Yo-Yo Ma Performs Private Show at Corona Hospital for Adult Children in Perris Torture Case

For years, police say David and Louise Turpin’s children were tortured and deprived of basic necessities. But recently, some of them got to experience something few people have: a private concert from a world-famous cellist.

Yo-Yo Ma visited the seven adult Turpin children in a California hospital on Friday for an impromptu performance, Corona Regional Medical Center CEO Mark Uffer said.

Musician Yo-Yo Ma performs during "Healing Our City: An Interfaith Service" dedicated to those who were gravely wounded or killed in the Boston Marathon bombing, at the Cathedral of the Holy Cross in Boston, Mass., on April 18, 2013. (Credit: JEWEL SAMAD/AFP/Getty Images)

Musician Yo-Yo Ma performs during “Healing Our City: An Interfaith Service” dedicated to those who were gravely wounded or killed in the Boston Marathon bombing, at the Cathedral of the Holy Cross in Boston, Mass., on April 18, 2013. (Credit: JEWEL SAMAD/AFP/Getty Images)

The adult siblings are¬†turning to music therapy¬†to help them heal. Ma was in Corona for another event and “heard about their interest in music,” Uffer said.

The performance lasted 30 minutes, long enough to make an impression on them, he said.

“They were just amazed, awestruck by the level of talent. They really enjoyed it.”

Ma did not respond to a request for comment. His website and social media platforms make no mention of the visit.

Authorities say the 13 Turpin children, ages two to 29, lived for years in squalor, shackled with padlocks and hungry while their parents taunted them with pies left on the counter of their California home. David and Louise Turpin were arrested in January and charged with multiple counts of torture and false imprisonment.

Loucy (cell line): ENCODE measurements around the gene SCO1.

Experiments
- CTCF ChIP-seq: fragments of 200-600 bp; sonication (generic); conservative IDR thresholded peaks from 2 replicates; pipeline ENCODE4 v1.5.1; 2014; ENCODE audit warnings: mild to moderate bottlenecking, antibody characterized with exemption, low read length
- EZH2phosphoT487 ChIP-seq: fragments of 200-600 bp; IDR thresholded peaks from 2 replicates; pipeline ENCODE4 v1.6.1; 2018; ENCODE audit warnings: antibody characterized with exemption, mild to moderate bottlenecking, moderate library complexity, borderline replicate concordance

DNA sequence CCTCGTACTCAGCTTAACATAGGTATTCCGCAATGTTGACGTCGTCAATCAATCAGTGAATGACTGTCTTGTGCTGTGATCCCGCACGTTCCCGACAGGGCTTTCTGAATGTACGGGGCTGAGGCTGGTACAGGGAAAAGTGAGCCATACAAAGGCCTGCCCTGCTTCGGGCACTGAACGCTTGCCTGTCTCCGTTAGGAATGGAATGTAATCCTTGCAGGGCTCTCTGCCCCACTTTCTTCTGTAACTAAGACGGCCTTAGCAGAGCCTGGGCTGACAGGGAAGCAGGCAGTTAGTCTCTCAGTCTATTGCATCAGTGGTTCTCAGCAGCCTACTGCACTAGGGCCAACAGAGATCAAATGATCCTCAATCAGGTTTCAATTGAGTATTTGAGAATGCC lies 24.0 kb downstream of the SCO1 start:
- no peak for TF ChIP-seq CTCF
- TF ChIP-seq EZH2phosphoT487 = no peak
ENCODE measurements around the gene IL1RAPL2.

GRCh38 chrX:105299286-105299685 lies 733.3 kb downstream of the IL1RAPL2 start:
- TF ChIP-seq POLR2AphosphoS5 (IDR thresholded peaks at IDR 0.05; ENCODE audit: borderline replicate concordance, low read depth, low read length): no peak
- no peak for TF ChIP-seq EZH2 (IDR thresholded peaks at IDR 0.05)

This photo was posted to a Facebook page for "David-Louise Turpin" on July 24, 2016.

This photo was posted to a Facebook page for “David-Louise Turpin” on July 24, 2016.

The seven adult siblings have been recovering at Corona since they were taken from their parents’ home in January. The six minor children were taken to a separate hospital.

The five women and two men are making steady progress, said their attorney Caleb Mason. He confirmed the concert took place.

David and Louise Turpin sit during a court appearance in Riverside on Feb. 23, 2018. (Credit: pool)

David and Louise Turpin sit during a court appearance in Riverside on Feb. 23, 2018. (Credit: pool)

“For the first time in their lives, they have choices that they can make, from the mundane, like what to eat, what to wear or whether they should kick the soccer ball around. They are getting into all sorts of activities like that,” Mason said. “It’s just great to see them enjoying the freedom to make choices.”

They’ve been learning to play the guitar and singing Tom Petty’s “Learning to Fly” and John Denver’s “Take Me Home, Country Roads” as a form of musical therapy, Uffer said.

“All of their health issues have improved since they came here,” he said. “They are in a better place now.”